My Thoughts: When MFW K didn’t work, we immediately just went to grade 1. Now, I have to say that we used the old edition of MFW 1. Soon after we bought our curriculum, My Father’s World came up with their updated version. Any issues that we had with the course, I think we taken care of with the revisions. Our main problem was that the math was still very much hands on, however in their revisions, they added many new math activities and worksheets. I also wasn’t crazy about the Bible – I found it very light, and nothing more than doing a memory verse each week, as the Bible reader did not start until almost halfway through the program. However, in their revision they expanded their Bible lessons, and also added a devotional book. We enjoyed the phonics, and again, I very much like My Father’s World’s approach to teaching phonics. They give good review, without being redundant and I love their approach to blending. I also really enjoy the resources that My Father’s World uses – they’re high quality. The science was a bit light, but the topics are fun. My son was still struggling with handwriting at the time, and he found the handwriting to be a bit too much – this has not changed. Grade 1 does require a lot of writing, so if you have a child who struggles with writing you will want to take that into consideration. Overall, the year was okay. We didn’t finish the program since we started late, we hadn’t finished by summer break, and I knew that we wanted to use something different for grade 1. But again, I think most of our issues would have been fixed by the revisions.

 

little-hearts-for-his-glory Heart of Dakota: Little Hearts for His Glory

Overview: Little Hearts for His Glory is a 34-week all-in-one curriculum that is focused on the Bible, and it weaves Bible into the history lessons. The curriculum covers Bible memory work, history, science, art projects, dramatic play, music, thinking games, gross motor skills and rhymes. It also includes lessons plans of varying levels for math, handwriting, phonics, fine motor skills, and also includes scheduled storytime with Thornton Burgess books and hands-on math activities.

My Thoughts: We used this for grade one with my son. This is a very fun, interactive curriculum. Little Hearts for His Glory places a big emphasis on gross-motor skills with relation to learning, which is wonderful for kinesthetic learners. My son absolutely loved the daily Rhymes in Motion, and they doubled as the perfect sensory break for him. He also really enjoyed learning the Bible verses and the memory games that went along with them. The history lessons were short enough to hold a young child’s attention. There are different resources listed for Fine Motor, Phonics and Math, allowing you to meet different ability levels. Heart of Dakota typically recommends Singapore Math, and they give lots of hands on learning ideas to reinforce the lessons, which is nice. I’ll admit, I find the science a bit weak, but I also have a child who’s very strong in science, so for someone else it may be fine. The science lessons tie into the Bible/history lessons.  The devotional book is nice, it might be a bit dry for young children, and as a Catholic there was one devotion on angels that was a bit conflicting with our doctrine, but that’s not a big deal, we just skipped that one; the rest were fine.  The music cd was nice for reinforcing the memory verses, and my son loved singing along to them, and I’d often catch him singing scripture! I really enjoy Heart of Dakota – they have such a strong focus on literature and reading comprehension which is nice to see, and I love that it gives you comprehension questions to ask, which is nice for those of us who sometimes struggle to come up with stuff like that. I would recommend this to anyone. The age range is 5-7, and I would agree, with probably being best suited for ages 5-6.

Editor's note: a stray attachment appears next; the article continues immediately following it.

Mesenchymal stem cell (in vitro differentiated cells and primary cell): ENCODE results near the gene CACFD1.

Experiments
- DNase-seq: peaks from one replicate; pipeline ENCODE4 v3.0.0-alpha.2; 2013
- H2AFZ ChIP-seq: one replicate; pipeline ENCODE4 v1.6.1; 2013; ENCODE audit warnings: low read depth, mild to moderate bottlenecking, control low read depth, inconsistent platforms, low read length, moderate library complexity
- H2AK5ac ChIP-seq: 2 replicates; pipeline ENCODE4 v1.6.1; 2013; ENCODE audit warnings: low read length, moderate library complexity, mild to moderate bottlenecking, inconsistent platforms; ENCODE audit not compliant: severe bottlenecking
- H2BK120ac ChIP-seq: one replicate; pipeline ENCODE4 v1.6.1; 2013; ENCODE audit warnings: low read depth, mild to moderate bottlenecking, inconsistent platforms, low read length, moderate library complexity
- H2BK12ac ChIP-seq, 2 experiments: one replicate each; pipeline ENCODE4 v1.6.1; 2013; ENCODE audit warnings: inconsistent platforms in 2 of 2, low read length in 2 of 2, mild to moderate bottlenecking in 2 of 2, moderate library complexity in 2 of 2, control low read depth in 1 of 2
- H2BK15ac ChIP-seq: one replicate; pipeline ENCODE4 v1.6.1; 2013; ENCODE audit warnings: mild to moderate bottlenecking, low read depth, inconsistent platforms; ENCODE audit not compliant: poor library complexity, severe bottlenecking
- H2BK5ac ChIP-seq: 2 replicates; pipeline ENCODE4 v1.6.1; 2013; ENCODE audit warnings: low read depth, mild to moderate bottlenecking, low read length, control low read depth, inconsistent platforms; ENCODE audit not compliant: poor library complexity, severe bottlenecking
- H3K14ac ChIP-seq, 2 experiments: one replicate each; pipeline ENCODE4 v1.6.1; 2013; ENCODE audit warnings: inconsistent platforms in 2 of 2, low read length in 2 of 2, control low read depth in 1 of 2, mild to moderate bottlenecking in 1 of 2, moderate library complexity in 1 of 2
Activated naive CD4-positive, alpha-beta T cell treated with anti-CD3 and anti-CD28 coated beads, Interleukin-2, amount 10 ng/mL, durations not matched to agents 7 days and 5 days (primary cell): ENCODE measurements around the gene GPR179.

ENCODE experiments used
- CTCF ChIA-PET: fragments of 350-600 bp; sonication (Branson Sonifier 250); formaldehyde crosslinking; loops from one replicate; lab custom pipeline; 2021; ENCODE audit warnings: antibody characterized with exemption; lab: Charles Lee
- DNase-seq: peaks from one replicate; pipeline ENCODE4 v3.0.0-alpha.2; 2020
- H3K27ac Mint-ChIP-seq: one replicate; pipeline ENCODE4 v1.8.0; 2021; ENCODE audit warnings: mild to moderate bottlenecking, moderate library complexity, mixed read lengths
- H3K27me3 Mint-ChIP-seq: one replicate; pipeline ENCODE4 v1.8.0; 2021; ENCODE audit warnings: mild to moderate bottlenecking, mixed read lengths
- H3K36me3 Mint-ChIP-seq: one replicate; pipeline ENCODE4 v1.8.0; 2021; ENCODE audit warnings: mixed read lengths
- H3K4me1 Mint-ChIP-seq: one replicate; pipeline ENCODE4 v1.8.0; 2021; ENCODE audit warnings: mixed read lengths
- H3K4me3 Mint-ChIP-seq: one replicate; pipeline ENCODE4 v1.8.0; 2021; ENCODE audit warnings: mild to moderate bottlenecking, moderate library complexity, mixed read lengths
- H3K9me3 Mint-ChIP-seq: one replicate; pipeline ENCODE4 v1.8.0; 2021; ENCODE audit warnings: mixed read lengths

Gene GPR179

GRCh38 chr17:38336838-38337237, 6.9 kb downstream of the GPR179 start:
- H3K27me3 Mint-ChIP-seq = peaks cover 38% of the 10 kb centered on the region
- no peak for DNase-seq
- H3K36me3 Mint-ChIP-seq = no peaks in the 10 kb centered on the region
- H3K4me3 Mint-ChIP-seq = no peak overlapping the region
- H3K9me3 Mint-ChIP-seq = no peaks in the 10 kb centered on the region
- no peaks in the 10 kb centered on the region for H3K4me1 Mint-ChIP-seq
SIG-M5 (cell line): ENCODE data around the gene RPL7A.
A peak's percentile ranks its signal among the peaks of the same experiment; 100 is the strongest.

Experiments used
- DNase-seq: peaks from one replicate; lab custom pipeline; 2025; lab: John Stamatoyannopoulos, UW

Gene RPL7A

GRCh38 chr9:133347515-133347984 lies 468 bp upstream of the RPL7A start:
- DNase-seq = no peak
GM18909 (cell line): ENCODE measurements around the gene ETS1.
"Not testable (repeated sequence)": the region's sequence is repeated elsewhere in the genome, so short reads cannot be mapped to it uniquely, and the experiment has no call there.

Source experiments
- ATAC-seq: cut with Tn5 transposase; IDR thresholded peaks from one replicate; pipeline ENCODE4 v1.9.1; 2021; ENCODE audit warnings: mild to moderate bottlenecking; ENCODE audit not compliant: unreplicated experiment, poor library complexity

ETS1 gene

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One thought on “All-in-One Curriculums

  1. This was a great comparison! I am trying to decide on what to use with my soon to be 5yo.. he already knows his letter sounds and is started to blend a little. MFW K honestly looks too easy, but I love the weekly themes. I am patiently waiting for Little Hearts to arrive, and I am hoping that will work for him. I am also using Beyond and Preparing for my older kiddo’s:) My main concern about using Little Hearts for my 5yo is that it will keep him on the younger side of the guides… but I guess I need to take it one year at a time and not plan so far ahead!! LOL Again, thank you for the review!